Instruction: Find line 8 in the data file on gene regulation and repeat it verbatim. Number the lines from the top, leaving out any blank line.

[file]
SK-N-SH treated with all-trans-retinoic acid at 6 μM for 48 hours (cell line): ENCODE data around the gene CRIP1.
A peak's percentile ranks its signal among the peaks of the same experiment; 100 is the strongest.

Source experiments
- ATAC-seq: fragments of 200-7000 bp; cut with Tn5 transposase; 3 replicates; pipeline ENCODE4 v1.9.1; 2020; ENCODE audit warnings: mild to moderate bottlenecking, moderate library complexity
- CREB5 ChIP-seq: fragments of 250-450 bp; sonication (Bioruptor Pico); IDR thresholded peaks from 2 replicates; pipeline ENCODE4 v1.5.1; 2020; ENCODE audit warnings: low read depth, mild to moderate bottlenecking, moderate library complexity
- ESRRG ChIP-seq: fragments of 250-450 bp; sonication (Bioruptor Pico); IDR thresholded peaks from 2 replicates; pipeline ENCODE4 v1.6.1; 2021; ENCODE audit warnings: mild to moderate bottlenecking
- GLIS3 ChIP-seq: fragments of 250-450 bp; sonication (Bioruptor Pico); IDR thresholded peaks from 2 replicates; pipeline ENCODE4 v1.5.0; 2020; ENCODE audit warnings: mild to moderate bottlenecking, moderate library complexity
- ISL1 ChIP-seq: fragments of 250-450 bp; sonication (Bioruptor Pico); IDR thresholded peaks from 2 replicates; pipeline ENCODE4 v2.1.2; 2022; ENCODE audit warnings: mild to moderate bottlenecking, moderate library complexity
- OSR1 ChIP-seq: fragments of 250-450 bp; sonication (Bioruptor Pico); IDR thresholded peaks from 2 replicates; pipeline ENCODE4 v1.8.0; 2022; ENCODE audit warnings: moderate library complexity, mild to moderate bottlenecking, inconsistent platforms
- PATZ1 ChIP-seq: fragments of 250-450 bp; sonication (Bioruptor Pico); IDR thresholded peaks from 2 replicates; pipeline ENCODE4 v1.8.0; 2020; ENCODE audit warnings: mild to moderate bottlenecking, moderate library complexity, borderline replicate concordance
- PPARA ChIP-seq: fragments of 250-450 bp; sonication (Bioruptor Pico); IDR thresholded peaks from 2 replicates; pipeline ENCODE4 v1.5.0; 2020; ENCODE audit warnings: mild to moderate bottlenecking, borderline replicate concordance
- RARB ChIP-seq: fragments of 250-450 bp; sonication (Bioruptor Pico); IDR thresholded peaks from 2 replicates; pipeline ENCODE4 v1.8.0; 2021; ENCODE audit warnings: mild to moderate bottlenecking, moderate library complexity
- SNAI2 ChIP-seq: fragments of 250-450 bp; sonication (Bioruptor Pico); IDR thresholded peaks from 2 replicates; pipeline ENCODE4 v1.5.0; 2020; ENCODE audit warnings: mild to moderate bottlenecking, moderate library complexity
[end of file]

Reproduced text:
- ISL1 ChIP-seq: fragments of 250-450 bp; sonication (Bioruptor Pico); IDR thresholded peaks from 2 replicates; pipeline ENCODE4 v2.1.2; 2022; ENCODE audit warnings: mild to moderate bottlenecking, moderate library complexity